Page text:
Every Monday in Citizenship Confusion, Alan Noble discusses how we confuse our heavenly citizenship with citizenship to the state, culture, and the world.
Last week, Trevin Wax posted a great interview he did with Peter Leithart, one of the most well-read and thoughtful theologians of our time (even though I don’t always agree with him). The occasion was the release of Leithart’s new book, Between Babel and the Beast, in which he advocates a nuanced understanding of “empire.” I’ll let you read the whole, insightful interview, but what struck me was his adamant warnings against Americanism–essentially, civic religion–and his practical recommendations for combating this heresy.
One of the weaknesses in my column has been my tendency to offer far more criticism of Christian political rhetoric than praise [here's why], more admonitions than exhortations, so Leithart’s suggestions for a positive way forward are welcome. The heart of his argument resonants a lot with me and this column: Americanism, the great heresy of our country, must be challenged by a teaching of the Word that helps believers to not confuse their earthly citizenship for their heavenly one. In many ways, this interview confirms the value (if not the quality) of what we’ve been doing in this column.
While Leithart admits that there are many ways in which America is exceptional, he also notes that this exceptionalism has been transformed into a religion by many Christians, with dangerous results:
“Americanism has a way of reading the Bible (with America sometimes playing a prominent role in the biblical story as the ‘new Israel’), an eschatology (America is the ‘new order of the ages’ and the ‘last best hope of mankind’), a doctrine of political salvation (everyone becomes like us, and all will be well), and, since the civil war, a view of sacrifice (American soldiers give their lives, and take the lives of enemies, to make the world peaceful and free).”
In my column, I have tried to document and challenge these and similar manifestations of Americanism as I have witnessed them in my community: conservative evangelicals. For example, my post last week on the abuse of 2 Chronicles 7:14, or this discussion of public prayer in political contexts, or this critique of attempts to co-opt Christian Just War theory in the Air Force.
Leithart has a number of recommendations for the church to combat Americanism, and they all center around the life of the church. For example, he argues for the importance of church discipline–which is unsurprising since many conservative evangelicals have championed biblical discipline, but his application of this discipline is unusual: “the church needs to re-assert its authority to tell Christians when they can and cannot kill.” His concern here is that the church has ceded to the State the right to determine when violence is justifiable. Aside from liberal denominations, few (if any) church bodies have been willing to publicly condemn State or State sanctioned violence–except in the case of abortion.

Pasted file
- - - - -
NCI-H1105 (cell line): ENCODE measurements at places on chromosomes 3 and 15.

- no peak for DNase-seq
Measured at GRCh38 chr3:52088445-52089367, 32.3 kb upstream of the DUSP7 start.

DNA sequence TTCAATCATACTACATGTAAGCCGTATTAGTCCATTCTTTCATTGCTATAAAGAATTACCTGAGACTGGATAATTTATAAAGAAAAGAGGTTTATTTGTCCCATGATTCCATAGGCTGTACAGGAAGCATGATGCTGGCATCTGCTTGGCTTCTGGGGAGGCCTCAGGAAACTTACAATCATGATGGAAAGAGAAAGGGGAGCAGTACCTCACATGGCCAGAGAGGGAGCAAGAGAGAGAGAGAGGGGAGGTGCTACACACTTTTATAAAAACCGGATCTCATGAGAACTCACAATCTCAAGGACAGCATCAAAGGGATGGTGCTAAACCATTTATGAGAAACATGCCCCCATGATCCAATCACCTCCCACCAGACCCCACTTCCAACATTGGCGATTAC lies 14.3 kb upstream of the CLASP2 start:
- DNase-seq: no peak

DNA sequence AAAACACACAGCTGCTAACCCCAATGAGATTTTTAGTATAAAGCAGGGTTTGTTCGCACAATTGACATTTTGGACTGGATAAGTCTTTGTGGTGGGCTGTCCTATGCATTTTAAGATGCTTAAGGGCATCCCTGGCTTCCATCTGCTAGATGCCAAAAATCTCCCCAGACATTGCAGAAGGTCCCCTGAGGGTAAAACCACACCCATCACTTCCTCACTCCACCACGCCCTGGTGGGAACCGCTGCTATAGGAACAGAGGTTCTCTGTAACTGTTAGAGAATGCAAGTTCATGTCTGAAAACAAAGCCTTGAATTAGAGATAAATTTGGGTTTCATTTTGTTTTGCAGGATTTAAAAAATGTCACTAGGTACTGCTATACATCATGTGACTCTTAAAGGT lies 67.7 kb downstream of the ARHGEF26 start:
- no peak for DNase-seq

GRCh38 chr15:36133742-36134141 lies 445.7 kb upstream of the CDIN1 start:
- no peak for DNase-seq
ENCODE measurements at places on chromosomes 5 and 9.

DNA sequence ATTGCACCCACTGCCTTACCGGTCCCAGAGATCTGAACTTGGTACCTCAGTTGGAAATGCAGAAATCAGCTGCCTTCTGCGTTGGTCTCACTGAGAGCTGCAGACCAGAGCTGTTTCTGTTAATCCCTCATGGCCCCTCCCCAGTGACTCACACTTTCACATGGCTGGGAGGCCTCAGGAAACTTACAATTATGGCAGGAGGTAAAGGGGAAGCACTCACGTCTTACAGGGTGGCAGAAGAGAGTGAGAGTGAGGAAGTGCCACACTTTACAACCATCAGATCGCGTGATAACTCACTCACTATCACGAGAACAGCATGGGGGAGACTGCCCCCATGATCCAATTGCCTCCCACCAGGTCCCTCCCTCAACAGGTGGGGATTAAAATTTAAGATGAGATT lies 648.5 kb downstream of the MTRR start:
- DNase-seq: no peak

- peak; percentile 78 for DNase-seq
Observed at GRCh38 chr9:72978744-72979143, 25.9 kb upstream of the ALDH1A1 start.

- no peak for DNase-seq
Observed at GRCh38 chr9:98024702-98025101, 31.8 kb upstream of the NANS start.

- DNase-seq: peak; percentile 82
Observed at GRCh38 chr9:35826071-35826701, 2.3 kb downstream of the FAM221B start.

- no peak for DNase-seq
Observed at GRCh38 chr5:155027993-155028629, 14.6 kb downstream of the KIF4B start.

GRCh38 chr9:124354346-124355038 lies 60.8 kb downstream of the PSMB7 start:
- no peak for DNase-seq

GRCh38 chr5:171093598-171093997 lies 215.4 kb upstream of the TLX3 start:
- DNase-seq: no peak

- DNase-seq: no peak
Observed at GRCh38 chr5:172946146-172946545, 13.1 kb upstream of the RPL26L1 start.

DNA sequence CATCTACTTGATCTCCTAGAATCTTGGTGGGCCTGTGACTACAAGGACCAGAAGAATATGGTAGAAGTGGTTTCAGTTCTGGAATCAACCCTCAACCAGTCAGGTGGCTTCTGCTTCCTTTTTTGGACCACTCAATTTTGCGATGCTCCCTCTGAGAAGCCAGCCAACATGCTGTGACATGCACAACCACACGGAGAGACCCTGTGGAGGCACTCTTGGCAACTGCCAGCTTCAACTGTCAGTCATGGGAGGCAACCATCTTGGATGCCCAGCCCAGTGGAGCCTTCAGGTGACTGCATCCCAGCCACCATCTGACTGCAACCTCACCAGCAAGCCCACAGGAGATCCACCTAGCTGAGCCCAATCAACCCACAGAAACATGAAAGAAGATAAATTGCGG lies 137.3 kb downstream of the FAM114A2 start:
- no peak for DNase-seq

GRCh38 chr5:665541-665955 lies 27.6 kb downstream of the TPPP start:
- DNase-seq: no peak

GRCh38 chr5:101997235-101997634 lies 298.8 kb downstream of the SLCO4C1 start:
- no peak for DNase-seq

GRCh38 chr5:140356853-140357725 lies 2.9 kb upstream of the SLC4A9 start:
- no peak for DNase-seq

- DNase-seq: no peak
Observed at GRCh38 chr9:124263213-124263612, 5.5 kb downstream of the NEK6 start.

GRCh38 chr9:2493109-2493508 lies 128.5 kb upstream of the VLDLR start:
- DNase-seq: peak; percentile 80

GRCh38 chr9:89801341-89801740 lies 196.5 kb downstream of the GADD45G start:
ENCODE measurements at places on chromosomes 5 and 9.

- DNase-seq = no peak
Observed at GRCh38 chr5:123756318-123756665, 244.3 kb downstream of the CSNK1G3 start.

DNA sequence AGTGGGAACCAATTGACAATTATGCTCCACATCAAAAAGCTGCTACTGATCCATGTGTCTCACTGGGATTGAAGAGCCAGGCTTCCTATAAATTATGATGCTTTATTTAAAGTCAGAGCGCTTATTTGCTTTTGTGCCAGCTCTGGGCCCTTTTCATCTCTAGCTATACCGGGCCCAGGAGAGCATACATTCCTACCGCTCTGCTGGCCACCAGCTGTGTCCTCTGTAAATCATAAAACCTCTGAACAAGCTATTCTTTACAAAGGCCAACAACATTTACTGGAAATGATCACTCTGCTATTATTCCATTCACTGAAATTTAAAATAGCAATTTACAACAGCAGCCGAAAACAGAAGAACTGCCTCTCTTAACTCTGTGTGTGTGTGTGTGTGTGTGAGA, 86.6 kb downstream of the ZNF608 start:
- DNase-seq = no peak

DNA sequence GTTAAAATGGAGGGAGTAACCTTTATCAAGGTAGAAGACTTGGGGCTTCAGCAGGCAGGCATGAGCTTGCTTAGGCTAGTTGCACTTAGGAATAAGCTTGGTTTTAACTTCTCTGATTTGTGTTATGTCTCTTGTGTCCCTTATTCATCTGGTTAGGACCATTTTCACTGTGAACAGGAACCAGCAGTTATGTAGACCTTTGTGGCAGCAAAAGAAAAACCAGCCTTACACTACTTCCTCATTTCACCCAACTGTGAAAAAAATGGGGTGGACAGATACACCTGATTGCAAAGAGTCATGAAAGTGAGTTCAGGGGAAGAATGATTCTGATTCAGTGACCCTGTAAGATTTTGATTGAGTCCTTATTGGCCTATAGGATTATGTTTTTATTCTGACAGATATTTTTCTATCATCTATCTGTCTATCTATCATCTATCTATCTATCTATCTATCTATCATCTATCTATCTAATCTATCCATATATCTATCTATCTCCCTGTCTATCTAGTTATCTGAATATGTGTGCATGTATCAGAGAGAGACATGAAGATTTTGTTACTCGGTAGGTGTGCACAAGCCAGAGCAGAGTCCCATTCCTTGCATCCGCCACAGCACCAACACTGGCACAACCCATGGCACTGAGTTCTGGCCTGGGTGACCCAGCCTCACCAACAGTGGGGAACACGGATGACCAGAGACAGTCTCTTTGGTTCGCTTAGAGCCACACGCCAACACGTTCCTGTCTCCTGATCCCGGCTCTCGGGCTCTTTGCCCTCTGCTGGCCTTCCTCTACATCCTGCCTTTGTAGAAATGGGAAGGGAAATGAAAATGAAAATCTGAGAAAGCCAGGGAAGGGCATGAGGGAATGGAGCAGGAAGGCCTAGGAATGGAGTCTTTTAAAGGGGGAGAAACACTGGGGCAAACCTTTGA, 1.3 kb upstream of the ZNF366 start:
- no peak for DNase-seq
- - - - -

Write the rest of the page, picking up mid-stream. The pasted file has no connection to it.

The rationalized and sanctioned use of violence, particularly killing, by the State is a large part of what makes Americanism a false religion with the State as the godhead. State violence is the only form of violence permitted and praised in our society, which is fine when the State’s violence is just, but when it is unjust, the Church has an obligation to speak out. And when the Church grants to the State the right to determine who deserves to live and die and when killing is just, when we unquestioningly praise our government and our troops for “successfully” killing the enemy in combat, we are treating the State as the ultimate arbiter of life and death, not God and His truth.
Leithart also claims that we need to “cultivate the communal life of the church,” specifically Communion, which acts as an allegiance-shaping ritual to counter the powerful secular rituals of our culture.
While church discipline and the Lord’s Supper are essential for the church to rightly understand its place in the world, Leithart stresses that the most important challenge to Americanism is the proper teaching of the Word:
“Negatively, teaching the Bible means teaching Christians that they are Christians first before they are Americans; it means teaching them that their Christian brothers in Iran and Iraq are closer ‘kin’ than American unbelievers. Teaching the Bible means attacking the idolatries associated with Americanism. Teaching the Bible means teaching people not to kill, even if the American government says it’s OK.”
Although I have not always done it well, or applied the Word as much as I could, it has been my intention with this column (and most of my writing for CaPC) to do exactly what Leithart recommends–to address the importance of rightly understanding our citizenship so as to honor God and edify and bless our neighbors by examining the myriad of ways in which we are tempted to embrace Americanism in our culture. However, advocating that Christians model a more charitable public political discourse by not settling for simplistic political narratives, or deception for the “greater good,” or dehumanizing mockery of the Other side–demanding honest, nuanced engagement with our world–takes research and time. It takes the editorial, spiritual, and intellectual support of our writers and editors. And if this work is to continue at CaPC and grow in quality and influence, it will require more support.
If we take seriously Leithart’s exhortation, we should let it redefine the role of the State in our lives by drawing us to partake in fellowship and Communion and the Word. As Wax points out, Leithart’s position is likely to frustrate both sides of the political spectrum, but it seems to me to be precisely the kind of message we need to hear in an election year.